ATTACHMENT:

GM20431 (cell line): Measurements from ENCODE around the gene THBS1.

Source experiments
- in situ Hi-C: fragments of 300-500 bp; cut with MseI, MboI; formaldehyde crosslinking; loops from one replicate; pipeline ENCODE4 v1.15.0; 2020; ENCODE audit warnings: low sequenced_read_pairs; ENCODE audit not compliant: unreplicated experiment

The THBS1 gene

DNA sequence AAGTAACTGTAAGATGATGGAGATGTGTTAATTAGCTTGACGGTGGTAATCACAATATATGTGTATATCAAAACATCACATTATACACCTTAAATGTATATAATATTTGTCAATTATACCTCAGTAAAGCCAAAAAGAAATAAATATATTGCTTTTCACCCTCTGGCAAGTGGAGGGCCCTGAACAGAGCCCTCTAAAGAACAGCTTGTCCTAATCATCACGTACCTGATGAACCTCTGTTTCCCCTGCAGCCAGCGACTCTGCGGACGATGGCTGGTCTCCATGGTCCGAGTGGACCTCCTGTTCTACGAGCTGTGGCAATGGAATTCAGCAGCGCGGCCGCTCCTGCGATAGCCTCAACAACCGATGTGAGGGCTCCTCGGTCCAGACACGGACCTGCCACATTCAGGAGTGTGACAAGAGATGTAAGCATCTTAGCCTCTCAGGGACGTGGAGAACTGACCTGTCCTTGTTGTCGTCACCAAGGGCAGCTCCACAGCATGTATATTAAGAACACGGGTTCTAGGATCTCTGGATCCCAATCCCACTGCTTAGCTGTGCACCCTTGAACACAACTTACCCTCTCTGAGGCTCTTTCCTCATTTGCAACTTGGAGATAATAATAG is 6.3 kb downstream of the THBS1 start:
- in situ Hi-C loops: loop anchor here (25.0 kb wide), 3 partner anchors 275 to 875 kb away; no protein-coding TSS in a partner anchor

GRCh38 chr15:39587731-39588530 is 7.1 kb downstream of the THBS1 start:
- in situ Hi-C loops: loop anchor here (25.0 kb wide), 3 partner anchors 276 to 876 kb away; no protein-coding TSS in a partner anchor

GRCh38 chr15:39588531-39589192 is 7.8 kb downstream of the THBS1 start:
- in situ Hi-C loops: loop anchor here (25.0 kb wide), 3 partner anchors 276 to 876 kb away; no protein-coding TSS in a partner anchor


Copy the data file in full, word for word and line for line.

GM20431 (cell line): Measurements from ENCODE around the gene THBS1.

Source experiments
- in situ Hi-C: fragments of 300-500 bp; cut with MseI, MboI; formaldehyde crosslinking; loops from one replicate; pipeline ENCODE4 v1.15.0; 2020; ENCODE audit warnings: low sequenced_read_pairs; ENCODE audit not compliant: unreplicated experiment

The THBS1 gene

DNA sequence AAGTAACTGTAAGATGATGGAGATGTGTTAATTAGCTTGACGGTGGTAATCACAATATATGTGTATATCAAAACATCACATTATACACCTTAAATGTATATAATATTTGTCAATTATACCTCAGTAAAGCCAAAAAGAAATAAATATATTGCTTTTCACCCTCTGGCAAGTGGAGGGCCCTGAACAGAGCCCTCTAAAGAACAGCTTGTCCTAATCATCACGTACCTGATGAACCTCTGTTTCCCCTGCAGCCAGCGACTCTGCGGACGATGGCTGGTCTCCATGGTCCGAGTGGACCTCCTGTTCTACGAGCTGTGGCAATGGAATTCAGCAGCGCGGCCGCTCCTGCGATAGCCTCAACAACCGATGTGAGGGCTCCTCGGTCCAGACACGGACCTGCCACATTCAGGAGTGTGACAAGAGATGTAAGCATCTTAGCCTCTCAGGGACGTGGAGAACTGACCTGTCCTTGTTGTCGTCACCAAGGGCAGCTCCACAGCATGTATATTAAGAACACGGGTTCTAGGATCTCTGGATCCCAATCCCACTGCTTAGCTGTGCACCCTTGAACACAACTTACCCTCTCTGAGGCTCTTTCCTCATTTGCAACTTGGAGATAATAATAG is 6.3 kb downstream of the THBS1 start:
- in situ Hi-C loops: loop anchor here (25.0 kb wide), 3 partner anchors 275 to 875 kb away; no protein-coding TSS in a partner anchor

GRCh38 chr15:39587731-39588530 is 7.1 kb downstream of the THBS1 start:
- in situ Hi-C loops: loop anchor here (25.0 kb wide), 3 partner anchors 276 to 876 kb away; no protein-coding TSS in a partner anchor

GRCh38 chr15:39588531-39589192 is 7.8 kb downstream of the THBS1 start:
- in situ Hi-C loops: loop anchor here (25.0 kb wide), 3 partner anchors 276 to 876 kb away; no protein-coding TSS in a partner anchor